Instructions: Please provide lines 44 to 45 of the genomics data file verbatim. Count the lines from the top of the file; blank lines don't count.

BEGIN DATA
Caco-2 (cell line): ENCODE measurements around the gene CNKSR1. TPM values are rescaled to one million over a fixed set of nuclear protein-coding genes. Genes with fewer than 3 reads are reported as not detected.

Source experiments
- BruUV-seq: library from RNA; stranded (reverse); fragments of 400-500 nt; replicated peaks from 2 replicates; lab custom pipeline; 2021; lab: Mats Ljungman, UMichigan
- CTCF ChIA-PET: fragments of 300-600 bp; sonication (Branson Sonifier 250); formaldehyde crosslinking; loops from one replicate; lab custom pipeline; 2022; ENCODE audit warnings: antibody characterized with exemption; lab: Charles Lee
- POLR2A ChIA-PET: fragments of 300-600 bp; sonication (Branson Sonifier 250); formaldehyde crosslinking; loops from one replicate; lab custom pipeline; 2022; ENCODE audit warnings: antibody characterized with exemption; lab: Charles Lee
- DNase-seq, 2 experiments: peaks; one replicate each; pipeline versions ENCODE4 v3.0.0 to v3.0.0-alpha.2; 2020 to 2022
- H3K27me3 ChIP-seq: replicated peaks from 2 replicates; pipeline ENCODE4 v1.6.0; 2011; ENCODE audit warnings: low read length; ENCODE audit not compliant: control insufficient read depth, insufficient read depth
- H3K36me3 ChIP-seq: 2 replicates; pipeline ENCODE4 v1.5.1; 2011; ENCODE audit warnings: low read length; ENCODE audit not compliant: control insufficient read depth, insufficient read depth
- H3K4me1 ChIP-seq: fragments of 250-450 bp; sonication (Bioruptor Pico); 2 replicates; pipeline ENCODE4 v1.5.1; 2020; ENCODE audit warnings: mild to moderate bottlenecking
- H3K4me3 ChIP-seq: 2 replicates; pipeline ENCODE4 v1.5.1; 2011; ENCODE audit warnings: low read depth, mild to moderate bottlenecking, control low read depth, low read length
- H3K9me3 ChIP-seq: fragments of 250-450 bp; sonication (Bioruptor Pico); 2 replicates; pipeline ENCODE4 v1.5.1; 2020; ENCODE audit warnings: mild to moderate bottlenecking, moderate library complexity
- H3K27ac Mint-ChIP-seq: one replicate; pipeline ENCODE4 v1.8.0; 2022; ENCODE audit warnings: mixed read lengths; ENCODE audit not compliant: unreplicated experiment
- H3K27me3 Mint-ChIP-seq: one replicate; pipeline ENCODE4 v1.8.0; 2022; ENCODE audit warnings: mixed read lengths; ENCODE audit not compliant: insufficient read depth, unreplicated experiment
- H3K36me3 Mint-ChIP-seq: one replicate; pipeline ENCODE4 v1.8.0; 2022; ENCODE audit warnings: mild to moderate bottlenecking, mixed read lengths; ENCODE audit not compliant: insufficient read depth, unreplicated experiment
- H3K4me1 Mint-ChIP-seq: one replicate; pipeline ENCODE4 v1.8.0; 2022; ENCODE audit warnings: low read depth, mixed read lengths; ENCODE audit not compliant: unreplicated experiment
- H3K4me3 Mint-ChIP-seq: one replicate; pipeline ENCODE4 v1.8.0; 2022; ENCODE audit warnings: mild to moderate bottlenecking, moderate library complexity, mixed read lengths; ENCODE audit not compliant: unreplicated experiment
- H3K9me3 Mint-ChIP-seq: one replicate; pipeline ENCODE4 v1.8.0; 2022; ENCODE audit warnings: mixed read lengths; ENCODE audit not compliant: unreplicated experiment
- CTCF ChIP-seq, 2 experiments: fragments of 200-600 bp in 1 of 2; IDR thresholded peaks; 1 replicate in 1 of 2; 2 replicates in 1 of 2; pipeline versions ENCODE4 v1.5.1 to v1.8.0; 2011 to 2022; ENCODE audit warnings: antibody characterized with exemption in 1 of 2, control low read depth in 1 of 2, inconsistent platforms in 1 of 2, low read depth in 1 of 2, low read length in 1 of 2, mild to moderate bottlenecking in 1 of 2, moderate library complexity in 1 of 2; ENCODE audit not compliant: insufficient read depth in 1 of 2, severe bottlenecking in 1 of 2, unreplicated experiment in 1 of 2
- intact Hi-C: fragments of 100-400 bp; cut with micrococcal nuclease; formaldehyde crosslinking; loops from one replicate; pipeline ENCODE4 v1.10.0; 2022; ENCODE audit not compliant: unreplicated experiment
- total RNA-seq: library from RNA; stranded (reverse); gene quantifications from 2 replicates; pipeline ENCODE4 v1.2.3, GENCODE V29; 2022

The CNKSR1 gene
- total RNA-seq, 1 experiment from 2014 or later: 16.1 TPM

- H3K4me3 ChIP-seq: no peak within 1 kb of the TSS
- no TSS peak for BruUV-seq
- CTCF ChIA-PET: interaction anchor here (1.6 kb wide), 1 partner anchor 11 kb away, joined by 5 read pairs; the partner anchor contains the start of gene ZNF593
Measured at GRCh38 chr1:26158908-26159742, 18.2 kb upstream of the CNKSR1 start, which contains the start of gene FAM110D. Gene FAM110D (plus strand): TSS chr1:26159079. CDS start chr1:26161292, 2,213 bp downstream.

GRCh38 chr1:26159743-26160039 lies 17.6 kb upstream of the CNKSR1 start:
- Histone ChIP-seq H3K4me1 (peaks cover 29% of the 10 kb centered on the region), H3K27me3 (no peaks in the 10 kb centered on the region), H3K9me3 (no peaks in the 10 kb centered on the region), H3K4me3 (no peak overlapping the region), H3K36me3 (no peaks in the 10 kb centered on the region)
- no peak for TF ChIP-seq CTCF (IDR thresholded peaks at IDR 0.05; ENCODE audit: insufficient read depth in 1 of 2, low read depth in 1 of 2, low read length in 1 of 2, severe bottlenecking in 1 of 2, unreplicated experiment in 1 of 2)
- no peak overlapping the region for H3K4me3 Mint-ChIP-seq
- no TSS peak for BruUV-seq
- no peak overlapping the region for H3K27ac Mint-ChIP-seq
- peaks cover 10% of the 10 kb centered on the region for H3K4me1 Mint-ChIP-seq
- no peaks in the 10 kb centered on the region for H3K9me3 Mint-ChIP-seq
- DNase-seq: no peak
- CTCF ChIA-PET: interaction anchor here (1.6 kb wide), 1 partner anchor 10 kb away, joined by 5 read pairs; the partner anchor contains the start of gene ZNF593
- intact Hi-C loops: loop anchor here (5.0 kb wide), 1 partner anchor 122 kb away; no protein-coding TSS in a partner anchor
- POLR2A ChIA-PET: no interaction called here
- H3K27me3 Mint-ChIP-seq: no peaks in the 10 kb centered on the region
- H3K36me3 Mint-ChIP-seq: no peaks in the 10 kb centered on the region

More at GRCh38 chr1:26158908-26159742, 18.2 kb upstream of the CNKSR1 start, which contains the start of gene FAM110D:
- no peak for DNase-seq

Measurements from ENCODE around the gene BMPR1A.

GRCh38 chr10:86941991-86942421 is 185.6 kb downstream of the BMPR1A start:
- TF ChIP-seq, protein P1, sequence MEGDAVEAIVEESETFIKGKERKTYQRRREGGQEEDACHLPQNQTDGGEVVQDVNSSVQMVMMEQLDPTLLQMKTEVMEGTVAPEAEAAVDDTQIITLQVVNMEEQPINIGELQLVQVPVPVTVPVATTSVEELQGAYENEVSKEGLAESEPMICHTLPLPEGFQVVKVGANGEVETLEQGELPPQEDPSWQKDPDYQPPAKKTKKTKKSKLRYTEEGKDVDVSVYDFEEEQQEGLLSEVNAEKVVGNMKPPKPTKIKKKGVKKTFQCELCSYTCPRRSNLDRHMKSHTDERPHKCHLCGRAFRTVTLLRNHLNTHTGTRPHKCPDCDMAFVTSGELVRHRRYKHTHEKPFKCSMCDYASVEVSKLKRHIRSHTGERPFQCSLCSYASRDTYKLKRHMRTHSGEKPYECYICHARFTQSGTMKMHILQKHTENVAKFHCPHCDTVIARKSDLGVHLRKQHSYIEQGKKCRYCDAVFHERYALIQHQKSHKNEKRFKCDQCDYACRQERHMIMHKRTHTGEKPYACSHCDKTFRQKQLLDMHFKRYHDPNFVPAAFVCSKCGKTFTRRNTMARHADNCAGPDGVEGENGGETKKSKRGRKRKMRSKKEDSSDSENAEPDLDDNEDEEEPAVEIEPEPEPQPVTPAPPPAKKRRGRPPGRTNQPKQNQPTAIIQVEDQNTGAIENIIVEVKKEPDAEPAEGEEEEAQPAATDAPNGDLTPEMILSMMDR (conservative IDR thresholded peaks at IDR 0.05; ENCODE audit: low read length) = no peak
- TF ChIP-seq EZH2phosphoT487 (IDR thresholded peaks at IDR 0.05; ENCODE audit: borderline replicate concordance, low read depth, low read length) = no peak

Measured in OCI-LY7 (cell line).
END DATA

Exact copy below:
GRCh38 chr10:86941991-86942421 is 185.6 kb downstream of the BMPR1A start:
- TF ChIP-seq, protein P1, sequence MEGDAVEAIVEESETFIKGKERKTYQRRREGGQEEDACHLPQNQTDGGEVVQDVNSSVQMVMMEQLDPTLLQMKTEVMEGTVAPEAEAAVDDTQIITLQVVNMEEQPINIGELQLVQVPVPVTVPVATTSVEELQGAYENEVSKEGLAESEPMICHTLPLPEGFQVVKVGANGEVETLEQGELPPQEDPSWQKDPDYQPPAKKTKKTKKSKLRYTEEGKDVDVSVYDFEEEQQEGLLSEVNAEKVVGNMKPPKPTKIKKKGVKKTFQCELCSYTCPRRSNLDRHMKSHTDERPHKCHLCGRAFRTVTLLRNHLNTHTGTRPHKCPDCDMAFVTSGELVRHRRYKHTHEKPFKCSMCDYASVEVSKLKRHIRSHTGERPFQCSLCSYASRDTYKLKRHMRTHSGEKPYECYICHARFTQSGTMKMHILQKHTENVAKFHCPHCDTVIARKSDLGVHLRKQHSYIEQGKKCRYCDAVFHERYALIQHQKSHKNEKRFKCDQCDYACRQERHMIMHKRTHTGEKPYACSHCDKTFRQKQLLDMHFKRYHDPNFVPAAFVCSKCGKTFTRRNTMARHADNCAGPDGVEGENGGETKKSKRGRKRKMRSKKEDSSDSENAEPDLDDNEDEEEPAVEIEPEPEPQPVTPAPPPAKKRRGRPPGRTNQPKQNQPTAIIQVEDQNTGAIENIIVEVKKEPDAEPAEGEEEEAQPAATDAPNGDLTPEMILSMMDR (conservative IDR thresholded peaks at IDR 0.05; ENCODE audit: low read length) = no peak